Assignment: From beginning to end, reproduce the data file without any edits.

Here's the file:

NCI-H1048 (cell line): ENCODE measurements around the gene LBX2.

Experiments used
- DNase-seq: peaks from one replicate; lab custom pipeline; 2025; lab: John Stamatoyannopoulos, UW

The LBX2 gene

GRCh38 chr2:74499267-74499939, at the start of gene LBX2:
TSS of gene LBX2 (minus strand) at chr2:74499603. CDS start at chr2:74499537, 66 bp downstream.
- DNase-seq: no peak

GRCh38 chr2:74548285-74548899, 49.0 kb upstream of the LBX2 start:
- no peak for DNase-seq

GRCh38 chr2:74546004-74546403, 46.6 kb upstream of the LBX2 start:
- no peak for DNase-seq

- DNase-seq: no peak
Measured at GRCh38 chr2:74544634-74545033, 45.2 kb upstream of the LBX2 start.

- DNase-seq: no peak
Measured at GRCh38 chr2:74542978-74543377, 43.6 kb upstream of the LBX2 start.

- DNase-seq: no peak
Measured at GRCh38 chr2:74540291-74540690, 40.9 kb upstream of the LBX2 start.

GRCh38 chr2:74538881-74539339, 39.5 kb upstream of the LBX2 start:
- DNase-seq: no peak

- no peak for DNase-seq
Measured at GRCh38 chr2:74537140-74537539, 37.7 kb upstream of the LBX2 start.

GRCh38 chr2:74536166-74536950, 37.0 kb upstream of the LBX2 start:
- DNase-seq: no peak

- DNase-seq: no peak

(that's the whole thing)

NCI-H1048 (cell line): ENCODE measurements around the gene LBX2.

Experiments used
- DNase-seq: peaks from one replicate; lab custom pipeline; 2025; lab: John Stamatoyannopoulos, UW

The LBX2 gene

GRCh38 chr2:74499267-74499939, at the start of gene LBX2:
TSS of gene LBX2 (minus strand) at chr2:74499603. CDS start at chr2:74499537, 66 bp downstream.
- DNase-seq: no peak

GRCh38 chr2:74548285-74548899, 49.0 kb upstream of the LBX2 start:
- no peak for DNase-seq

GRCh38 chr2:74546004-74546403, 46.6 kb upstream of the LBX2 start:
- no peak for DNase-seq

- DNase-seq: no peak
Measured at GRCh38 chr2:74544634-74545033, 45.2 kb upstream of the LBX2 start.

- DNase-seq: no peak
Measured at GRCh38 chr2:74542978-74543377, 43.6 kb upstream of the LBX2 start.

- DNase-seq: no peak
Measured at GRCh38 chr2:74540291-74540690, 40.9 kb upstream of the LBX2 start.

GRCh38 chr2:74538881-74539339, 39.5 kb upstream of the LBX2 start:
- DNase-seq: no peak

- no peak for DNase-seq
Measured at GRCh38 chr2:74537140-74537539, 37.7 kb upstream of the LBX2 start.

GRCh38 chr2:74536166-74536950, 37.0 kb upstream of the LBX2 start:
- DNase-seq: no peak

- DNase-seq: no peak